A: Our district has made it a priority in recent years to prepare students for after graduation success. The high school’s recent college and career fair was a phenomenal way to allow all students to engage with both colleges and local businesses. Continuing programs such as College in the Schools so students earn college credit concurrently, and Pathways to Success, which allows student to hear about different career paths in our community, are great assets to help students see what success can look like for them. Expanding on partnerships between the district and local businesses for internships, job shadowing, part-time workers or summer employment would be one way to help our students get experience, create relationships within the community, and explore opportunities outside the classroom.

Q: How would you address the challenges of bullying in the schools?
This is a challenge in our schools, not just here, but across the nation. We need to have a zero tolerance for these behaviors and follow through with the consequences. All students and staff deserve to feel safe within our school. No one will be able to teach or learn if they do not feel safe. Parents also have a duty to have conversations and set expectations with their children about bullying. The caseloads of counselors and social workers have increased and we need to support them with additional resources. Our district’s mission encompasses social and emotional growth for lifelong learners and we need to work together to put focus on this area.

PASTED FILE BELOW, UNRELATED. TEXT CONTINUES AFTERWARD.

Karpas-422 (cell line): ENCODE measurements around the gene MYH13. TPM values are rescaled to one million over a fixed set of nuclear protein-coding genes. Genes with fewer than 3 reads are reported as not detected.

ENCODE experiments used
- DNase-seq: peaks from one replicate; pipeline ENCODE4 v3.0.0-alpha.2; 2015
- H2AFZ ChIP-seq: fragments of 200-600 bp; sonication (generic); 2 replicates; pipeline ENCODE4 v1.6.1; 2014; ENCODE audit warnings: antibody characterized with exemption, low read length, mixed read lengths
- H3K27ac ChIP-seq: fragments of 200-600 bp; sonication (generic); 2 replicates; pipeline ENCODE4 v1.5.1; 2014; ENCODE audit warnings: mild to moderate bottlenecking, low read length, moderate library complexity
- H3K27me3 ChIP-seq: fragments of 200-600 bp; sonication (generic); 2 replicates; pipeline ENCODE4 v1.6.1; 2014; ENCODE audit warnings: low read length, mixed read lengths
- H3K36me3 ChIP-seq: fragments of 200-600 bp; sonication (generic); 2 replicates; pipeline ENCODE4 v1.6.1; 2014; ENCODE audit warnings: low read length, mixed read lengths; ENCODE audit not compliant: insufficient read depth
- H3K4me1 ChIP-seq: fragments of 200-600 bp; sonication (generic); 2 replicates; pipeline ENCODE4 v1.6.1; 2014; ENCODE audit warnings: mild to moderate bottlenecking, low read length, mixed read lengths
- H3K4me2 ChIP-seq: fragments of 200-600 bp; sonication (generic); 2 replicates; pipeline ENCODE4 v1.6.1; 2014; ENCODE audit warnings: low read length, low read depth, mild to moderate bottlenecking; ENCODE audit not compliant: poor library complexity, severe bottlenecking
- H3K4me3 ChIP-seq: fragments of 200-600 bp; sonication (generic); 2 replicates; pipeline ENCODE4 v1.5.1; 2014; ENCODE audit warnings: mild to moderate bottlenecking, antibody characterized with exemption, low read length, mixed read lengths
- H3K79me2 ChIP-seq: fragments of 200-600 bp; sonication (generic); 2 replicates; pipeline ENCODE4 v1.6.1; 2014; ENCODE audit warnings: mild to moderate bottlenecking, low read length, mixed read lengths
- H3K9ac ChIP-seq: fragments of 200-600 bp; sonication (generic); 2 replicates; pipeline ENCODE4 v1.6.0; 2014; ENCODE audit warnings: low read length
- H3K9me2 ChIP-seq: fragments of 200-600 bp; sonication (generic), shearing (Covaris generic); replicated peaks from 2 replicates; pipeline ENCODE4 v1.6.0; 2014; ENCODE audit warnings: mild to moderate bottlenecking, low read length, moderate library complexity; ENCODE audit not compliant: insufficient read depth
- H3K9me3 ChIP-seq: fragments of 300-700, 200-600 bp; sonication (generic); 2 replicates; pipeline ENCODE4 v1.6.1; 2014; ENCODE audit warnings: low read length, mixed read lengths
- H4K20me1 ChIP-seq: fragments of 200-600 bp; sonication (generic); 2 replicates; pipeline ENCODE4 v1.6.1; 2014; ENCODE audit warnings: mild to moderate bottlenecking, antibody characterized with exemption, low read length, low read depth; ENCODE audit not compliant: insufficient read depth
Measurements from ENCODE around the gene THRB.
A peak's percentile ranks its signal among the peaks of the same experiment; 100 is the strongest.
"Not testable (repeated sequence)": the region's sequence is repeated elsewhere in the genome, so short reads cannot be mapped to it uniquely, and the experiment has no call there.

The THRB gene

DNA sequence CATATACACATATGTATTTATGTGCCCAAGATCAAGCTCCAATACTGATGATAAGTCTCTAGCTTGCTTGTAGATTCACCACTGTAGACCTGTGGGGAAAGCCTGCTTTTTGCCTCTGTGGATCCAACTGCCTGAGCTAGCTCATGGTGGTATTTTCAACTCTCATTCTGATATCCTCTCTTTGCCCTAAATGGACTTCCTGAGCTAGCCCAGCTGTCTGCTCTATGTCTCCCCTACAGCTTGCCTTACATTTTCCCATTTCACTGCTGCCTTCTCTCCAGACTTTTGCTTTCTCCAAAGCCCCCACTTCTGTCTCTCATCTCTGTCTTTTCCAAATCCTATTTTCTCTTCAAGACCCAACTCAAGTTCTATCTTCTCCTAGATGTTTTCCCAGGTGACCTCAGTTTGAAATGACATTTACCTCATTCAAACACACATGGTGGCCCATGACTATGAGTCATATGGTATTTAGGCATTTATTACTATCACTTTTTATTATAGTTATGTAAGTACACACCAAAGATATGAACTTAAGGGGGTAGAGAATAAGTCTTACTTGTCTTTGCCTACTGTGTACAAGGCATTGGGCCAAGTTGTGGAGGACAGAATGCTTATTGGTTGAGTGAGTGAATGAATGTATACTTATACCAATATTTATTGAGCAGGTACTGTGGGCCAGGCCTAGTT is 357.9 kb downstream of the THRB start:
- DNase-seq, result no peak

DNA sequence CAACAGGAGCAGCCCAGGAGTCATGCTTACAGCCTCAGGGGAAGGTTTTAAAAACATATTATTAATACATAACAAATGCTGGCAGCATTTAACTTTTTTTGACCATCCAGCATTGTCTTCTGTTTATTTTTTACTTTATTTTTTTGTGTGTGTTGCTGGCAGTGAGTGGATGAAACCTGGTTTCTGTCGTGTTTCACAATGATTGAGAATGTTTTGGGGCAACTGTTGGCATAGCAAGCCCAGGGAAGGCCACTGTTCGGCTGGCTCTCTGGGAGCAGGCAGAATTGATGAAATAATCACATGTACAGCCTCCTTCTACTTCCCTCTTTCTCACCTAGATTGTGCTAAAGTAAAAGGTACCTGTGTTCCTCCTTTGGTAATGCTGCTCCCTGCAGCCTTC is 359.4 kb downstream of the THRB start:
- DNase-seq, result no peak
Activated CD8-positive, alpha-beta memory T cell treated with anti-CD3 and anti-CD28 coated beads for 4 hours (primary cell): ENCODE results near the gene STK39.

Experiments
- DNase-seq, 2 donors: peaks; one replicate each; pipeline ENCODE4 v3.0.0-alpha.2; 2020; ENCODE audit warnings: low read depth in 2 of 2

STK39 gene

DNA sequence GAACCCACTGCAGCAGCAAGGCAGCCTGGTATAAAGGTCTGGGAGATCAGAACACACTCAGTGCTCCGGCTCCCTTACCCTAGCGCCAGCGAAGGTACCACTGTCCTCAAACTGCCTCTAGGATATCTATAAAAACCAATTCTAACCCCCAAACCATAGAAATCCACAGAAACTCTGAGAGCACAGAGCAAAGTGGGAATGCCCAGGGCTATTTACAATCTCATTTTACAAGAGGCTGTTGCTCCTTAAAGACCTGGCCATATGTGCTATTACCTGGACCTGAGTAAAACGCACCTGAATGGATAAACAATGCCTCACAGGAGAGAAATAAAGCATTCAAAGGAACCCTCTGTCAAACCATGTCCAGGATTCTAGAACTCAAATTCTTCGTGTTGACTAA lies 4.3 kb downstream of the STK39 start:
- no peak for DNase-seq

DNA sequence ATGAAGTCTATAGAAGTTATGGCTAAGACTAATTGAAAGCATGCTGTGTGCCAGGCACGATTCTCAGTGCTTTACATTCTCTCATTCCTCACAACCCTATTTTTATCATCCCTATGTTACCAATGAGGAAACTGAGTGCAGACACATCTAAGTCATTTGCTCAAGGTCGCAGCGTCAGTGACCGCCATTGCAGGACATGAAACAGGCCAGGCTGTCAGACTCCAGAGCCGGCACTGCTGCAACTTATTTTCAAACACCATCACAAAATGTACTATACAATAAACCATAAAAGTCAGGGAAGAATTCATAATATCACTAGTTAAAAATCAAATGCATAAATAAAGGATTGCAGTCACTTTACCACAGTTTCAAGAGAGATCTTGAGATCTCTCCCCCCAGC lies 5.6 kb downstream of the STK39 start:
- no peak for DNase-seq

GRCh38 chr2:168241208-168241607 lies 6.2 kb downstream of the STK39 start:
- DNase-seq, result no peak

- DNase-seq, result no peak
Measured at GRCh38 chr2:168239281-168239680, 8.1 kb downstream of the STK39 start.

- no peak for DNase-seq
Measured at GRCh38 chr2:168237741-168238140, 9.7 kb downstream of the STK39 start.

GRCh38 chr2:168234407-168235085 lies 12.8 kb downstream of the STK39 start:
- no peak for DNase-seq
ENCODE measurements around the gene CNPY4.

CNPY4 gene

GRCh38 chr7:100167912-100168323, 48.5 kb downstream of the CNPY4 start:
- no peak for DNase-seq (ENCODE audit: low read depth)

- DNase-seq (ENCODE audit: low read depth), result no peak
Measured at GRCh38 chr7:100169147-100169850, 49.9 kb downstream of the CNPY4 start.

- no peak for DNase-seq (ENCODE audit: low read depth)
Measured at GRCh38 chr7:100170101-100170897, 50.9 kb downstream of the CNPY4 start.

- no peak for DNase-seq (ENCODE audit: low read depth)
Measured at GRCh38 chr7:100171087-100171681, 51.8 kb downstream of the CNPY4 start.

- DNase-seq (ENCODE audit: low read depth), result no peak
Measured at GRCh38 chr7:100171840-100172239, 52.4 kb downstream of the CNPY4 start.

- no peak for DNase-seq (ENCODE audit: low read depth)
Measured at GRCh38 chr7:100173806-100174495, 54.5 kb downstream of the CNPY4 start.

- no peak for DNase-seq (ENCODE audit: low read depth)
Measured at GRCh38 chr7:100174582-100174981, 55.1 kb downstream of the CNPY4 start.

Q: Compromise and the ability to work with others are key to any role in public office. How will you make these a priority if elected?
A: The school board is comprised of seven elected members, all coming from different backgrounds, to represent the whole community. Each member brings different experiences and perspectives to share, and it is important to listen and acknowledge everyone’s viewpoint. There will be times of agreement and disagreement amongst board members, but being respectful of differences is key to a successful team. This is what collaboration is all about – bringing differences together to find the best solution for our students and district. If elected as a school board member, I will keep students and our mission statement at the center of every decision, sincerely listen to others’ perspectives and ask questions to help understand differences.

Q: In what ways is the district doing well to partner with the community for students? What other areas do you see room for growth?
A: In order for the district to be successful, we need to have strong community involvement and support. There have been challenges throughout the past few years with communication and transparency causing disconnect with our community. In the last few months, we have seen a different approach in bringing our community back together to support students. Homecoming week was a very successful initiative that created a sense of community once again between our community, schools and students. By building these relationships, we can open doors for engaging conversations and come together for the benefit of our district and students. Our students, families and district staff need to be supported to be successful. If elected, I will help foster those lines of communication, engage with all parties by listening and asking questions, and holding our leadership team to a high level of accountability.